I've been processing a post for a week. Something I've debated writing about because Max's page is usually very upbeat. But, I decided to write it out because I know I'm not the only one processing.
Last week I sat with my group of supermoms at the memorial of one of our super kids. Sitting there I felt a mixture of emotions. Certainly there was sadness for our friends, who lost their little one so unexpectedly. But it wasn't lost on any of us in that row of support that it could have just as easily been us. There was a strength in our row of supermoms in the back of that church. We were there for that sweet family, but also there for each other too.
Now, before you click off this post for being too melancholy, please stick with me. Hear me out. Because this is a part of life that needs to be talked about, and heard. In this world of medically fragile children, we try to get on with making life as normal as possible. We do school, and outings in the community, and even try to go on vacation. But, it is always, ALWAYS there looming in the back of our minds that something could happen and our child's light could go out too soon. And we're always reminded most keenly when we lose one of them.
As I drove home from the memorial of this sweet little girl, I called my sister and told her what I was doing. I told her if she needed a gauge of how you're dealing with the grief of losing your mother five months ago, just go to the funeral of an 8 year old. She offered me her condolences and support, and I think I gave some pat answer like, "it's just part of this life we live.", and moved on to a happier topic.
But in truth, I was a bit of a wreck. Because it's not fair, this life we live. Because no mother should have to bury their child. Because I should not have had to say good-bye to my mother so early in life. I was mad at death. I was mad that people have to say good-bye. I was sad to think that one day it could very well be me in the front row while my tribe of supermoms sit together in support of me.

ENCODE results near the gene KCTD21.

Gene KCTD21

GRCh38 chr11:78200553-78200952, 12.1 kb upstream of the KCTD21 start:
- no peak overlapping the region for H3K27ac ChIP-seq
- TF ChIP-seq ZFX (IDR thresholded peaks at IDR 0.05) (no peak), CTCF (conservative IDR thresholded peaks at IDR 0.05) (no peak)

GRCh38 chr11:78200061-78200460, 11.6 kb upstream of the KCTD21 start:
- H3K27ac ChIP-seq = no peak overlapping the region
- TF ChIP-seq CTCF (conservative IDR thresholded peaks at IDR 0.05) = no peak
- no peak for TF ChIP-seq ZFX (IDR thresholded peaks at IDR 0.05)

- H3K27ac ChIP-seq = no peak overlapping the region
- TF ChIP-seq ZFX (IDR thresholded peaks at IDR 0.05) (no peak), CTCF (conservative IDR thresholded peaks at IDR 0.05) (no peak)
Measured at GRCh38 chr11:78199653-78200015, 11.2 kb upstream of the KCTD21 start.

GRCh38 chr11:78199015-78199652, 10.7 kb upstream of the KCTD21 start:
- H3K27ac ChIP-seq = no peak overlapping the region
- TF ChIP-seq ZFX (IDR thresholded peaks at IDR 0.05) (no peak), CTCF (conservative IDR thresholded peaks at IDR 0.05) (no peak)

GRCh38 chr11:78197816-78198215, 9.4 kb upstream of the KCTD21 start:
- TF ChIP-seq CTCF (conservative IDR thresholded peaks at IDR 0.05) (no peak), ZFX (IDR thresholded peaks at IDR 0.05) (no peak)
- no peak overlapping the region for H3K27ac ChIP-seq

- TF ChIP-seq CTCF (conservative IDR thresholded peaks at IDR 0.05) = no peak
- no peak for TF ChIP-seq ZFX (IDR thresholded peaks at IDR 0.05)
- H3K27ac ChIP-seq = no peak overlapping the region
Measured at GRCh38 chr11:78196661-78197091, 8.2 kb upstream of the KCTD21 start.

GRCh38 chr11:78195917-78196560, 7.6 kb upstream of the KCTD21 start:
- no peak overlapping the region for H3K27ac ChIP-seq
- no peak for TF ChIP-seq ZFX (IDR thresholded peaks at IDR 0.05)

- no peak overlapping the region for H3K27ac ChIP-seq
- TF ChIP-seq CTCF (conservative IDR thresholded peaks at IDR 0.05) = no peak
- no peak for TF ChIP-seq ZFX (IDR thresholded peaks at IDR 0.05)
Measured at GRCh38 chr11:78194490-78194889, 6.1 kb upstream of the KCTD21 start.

Somewhere on that drive home, I took a wrong exit and ended up on the other end of town than I intended. I ended up on the road right in front of the hospice my mom died. And I thought, this was some sort of very cruel day. My sadness was not getting a break. I have avoided that road altogether since August, and here I was right in front of the hospice center. And as I sat at a stop light feeling all the feels, I took a breath in and huge breath out. This is life. It begins, it ends. We live on because of the love we've felt from those who have left us. We try to do good by them. We try to get on with living, because we have to. And we're there for one another.
I guess in my roundabout rambling way, I'm trying to say that sometimes it's okay to feel it. I'm trying to put the sadness to words, instead of keeping it in. To acknowledge that life is hard for everyone, on so many levels. This is something I've tried to remind myself daily since August. This is something I've tried to live by for the past 12 years. Life is hard. Life goes on, even through grief. And the burden of heavy sadness will lift a little bit at a time. In the meantime, I strive daily to be kind to others, because you never know what they're going through. And give Max more cuddles. And remember my mom with happy memories. And try to put one foot in front of the other and get on with living life.
“Give sorrow words; the grief that does not speak knits up the o-er wrought heart and bids it break.”
― William Shakespeare,